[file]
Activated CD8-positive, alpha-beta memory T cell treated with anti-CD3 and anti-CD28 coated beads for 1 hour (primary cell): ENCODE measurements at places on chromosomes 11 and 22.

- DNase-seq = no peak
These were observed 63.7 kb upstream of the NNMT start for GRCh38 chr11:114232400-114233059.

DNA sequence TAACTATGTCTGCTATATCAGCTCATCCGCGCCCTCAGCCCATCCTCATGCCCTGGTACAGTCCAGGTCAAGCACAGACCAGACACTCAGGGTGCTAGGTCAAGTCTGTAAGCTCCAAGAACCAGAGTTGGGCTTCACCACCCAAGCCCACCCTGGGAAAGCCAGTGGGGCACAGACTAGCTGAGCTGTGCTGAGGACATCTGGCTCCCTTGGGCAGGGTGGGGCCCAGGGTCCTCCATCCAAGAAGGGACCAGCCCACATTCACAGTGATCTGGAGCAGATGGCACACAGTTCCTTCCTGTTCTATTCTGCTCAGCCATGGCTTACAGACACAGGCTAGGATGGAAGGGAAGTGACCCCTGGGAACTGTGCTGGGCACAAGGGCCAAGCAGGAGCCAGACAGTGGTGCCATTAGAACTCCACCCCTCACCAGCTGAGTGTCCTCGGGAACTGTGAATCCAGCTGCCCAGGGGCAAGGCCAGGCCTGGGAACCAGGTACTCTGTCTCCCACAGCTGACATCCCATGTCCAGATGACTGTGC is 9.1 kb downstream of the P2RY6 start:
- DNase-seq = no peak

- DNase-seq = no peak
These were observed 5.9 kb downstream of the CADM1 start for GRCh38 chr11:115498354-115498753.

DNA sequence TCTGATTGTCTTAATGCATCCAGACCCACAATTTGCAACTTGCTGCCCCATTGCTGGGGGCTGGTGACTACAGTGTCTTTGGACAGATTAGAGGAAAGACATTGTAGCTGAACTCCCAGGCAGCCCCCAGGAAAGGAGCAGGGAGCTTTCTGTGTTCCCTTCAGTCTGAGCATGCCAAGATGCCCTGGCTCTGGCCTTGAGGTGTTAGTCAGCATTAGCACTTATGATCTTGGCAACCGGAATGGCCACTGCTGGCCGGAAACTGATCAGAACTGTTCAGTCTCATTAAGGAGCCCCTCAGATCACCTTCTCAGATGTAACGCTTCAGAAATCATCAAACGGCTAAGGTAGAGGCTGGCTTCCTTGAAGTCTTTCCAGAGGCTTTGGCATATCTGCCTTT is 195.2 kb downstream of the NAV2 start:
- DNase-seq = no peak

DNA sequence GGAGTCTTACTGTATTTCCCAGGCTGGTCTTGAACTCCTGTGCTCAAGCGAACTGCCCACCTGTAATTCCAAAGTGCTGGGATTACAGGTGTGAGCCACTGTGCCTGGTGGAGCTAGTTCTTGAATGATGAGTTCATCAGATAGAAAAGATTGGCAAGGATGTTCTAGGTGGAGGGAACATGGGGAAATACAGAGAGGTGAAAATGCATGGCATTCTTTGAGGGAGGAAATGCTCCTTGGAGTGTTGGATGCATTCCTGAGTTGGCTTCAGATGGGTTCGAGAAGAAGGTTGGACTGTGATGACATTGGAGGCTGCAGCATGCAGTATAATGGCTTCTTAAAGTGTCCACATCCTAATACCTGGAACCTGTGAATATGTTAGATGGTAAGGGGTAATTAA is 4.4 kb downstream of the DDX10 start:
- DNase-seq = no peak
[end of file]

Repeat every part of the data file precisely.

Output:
Activated CD8-positive, alpha-beta memory T cell treated with anti-CD3 and anti-CD28 coated beads for 1 hour (primary cell): ENCODE measurements at places on chromosomes 11 and 22.

- DNase-seq = no peak
These were observed 63.7 kb upstream of the NNMT start for GRCh38 chr11:114232400-114233059.

DNA sequence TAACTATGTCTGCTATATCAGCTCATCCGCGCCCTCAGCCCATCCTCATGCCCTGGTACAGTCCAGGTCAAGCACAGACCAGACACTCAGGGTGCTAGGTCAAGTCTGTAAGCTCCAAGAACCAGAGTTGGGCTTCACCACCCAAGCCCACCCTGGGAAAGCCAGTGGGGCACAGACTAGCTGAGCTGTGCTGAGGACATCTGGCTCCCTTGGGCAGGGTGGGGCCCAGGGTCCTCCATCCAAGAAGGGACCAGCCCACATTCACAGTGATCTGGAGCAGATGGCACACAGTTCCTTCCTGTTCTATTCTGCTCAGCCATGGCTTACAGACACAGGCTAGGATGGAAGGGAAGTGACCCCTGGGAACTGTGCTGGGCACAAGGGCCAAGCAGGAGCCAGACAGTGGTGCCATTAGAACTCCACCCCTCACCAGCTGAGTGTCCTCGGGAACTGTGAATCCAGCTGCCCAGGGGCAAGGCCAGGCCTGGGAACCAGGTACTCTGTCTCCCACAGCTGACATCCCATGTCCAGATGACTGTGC is 9.1 kb downstream of the P2RY6 start:
- DNase-seq = no peak

- DNase-seq = no peak
These were observed 5.9 kb downstream of the CADM1 start for GRCh38 chr11:115498354-115498753.

DNA sequence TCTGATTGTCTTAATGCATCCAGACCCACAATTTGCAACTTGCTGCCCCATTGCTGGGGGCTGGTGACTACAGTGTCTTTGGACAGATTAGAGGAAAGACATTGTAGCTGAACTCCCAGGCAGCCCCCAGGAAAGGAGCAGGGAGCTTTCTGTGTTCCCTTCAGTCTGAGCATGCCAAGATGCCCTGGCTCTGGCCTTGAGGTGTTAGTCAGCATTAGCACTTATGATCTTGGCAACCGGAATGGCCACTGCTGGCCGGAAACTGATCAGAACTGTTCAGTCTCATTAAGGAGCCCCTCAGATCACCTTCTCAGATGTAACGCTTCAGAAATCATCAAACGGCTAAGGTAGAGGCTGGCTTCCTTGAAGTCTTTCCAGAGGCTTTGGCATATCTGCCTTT is 195.2 kb downstream of the NAV2 start:
- DNase-seq = no peak

DNA sequence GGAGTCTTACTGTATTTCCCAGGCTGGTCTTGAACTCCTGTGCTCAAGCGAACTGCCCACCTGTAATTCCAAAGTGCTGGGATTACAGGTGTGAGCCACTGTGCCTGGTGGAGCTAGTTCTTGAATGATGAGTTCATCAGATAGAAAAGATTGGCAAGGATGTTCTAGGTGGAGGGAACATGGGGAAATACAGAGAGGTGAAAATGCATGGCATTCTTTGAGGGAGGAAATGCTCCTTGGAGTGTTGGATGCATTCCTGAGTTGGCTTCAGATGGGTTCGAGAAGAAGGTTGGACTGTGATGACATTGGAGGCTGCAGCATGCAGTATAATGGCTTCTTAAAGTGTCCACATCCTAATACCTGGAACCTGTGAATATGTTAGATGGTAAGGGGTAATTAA is 4.4 kb downstream of the DDX10 start:
- DNase-seq = no peak